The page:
Er, no, says a concise and persuasive op-ed in The Wall Street Journal, by Scott W. Atlas of the Hoover Institution. For starters, there is the cost problem:

For California alone, single-payer health care would cost about $400 billion a year—more than twice the state’s annual budget. Nationwide “Medicare for all” would cost more than $32 trillion over its first decade. Doubling federal income and corporate taxes wouldn’t be enough to pay for it. No doubt, that cost would be used to justify further restrictions on health-care access.

In 2017, Eric Boehm noted at Reason that a single-payer bill passed by New York’s state assembly would cost $173 billion annually (the state generates about $71 billion a year in revenue). Even when you factor in savings from people not having to pay insurance premiums and co-payments, there’s just no way to raise the revenue on such plans. In 2014, Boehm writes, Vermont had to throw in the towel because it “would have required an extra $2.5 billion annually, almost double the state’s current budget, and would have required an 11.5 percent payroll tax increase and a 9 percent income tax increase.”

But cost isn’t the only problem. Atlas writes that in Great Britain, “a record 4.2 million patients were on England’s [National Health Service] waiting lists.” And there’s this:

In Canada last year, the median wait time between seeing a general practitioner and following up with a specialist was 10.2 weeks, while the wait between seeing a doctor and beginning treatment was about five months. According to a Fraser Institute study, the average Canadian waits three months to see an ophthalmologist, four months for an orthopedist and five months for a neurosurgeon.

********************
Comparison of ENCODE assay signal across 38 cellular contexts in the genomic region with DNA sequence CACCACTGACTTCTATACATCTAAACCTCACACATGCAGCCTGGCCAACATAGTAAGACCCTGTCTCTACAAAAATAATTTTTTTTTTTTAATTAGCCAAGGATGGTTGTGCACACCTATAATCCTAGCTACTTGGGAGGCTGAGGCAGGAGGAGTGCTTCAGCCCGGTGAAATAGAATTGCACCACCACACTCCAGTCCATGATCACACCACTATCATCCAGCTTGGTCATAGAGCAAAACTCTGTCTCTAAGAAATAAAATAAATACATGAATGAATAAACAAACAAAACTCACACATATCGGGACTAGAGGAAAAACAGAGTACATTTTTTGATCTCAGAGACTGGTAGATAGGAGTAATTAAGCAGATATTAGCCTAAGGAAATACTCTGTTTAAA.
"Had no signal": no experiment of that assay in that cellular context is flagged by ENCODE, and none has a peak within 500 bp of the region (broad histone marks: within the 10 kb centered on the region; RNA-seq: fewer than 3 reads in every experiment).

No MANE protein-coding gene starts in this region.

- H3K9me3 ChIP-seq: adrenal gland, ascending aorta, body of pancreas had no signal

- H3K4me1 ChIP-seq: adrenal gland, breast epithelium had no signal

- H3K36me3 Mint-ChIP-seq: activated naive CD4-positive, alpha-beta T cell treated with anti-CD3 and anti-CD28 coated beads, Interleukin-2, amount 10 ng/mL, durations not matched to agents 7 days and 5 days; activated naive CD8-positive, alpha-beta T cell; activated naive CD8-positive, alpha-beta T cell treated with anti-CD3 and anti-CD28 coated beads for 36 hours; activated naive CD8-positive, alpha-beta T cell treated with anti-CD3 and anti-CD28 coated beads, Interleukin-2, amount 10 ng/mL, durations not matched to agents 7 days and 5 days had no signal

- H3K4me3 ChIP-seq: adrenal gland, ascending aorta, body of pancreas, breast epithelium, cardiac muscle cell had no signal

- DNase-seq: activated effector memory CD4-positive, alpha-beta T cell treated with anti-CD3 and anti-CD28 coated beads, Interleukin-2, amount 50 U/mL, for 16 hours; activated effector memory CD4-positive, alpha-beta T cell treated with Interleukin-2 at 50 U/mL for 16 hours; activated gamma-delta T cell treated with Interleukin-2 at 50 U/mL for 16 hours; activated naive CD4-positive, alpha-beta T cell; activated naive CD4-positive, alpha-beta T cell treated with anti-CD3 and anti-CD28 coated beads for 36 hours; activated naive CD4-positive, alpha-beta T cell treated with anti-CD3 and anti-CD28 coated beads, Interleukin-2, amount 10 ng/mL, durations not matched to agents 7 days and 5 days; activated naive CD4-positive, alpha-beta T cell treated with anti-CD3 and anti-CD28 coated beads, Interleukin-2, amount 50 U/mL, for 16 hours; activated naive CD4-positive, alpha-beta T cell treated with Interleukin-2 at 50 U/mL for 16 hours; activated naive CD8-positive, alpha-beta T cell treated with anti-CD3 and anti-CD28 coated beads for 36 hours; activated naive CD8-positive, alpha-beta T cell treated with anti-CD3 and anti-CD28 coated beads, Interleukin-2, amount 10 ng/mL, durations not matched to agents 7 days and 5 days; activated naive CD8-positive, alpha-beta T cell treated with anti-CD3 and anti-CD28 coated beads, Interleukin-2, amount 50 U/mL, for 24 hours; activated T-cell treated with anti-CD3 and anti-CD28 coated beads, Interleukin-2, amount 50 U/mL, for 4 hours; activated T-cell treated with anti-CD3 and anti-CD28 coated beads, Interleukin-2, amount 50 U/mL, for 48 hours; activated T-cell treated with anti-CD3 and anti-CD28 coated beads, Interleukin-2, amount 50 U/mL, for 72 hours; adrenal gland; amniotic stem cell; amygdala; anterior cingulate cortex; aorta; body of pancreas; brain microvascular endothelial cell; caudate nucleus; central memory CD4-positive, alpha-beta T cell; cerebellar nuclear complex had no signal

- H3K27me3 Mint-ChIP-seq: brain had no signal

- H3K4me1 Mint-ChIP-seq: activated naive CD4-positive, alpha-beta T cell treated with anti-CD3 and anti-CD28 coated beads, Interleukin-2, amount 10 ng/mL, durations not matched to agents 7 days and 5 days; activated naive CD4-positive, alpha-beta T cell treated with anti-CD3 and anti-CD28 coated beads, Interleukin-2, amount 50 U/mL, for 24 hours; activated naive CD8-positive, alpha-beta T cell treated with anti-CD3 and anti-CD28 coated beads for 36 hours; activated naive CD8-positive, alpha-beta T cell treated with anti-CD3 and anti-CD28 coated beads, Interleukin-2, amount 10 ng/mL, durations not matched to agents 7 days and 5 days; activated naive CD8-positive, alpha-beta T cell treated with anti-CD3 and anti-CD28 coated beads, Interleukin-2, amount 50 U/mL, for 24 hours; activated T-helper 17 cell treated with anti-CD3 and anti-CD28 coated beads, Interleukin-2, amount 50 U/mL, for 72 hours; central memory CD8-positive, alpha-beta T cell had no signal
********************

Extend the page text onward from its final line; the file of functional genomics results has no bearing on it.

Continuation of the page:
In contrast, wait lists are not a major concern in the United States.

Finally, there’s also the development of new drugs. Atlas writes:

Single-payer systems also impose long delays before debuting the newest drugs for cancer and other serious diseases. A 2011 Health Affairs study showed that the Food and Drug Administration approved 32 new cancer drugs in the decade after 2000, while the European Medicines Agency approved 26. All 23 drugs approved by both Europe and the U.S. were available to American patients first. Two-thirds of the 45 “novel” drugs in 2015 were approved in the U.S. before any other country.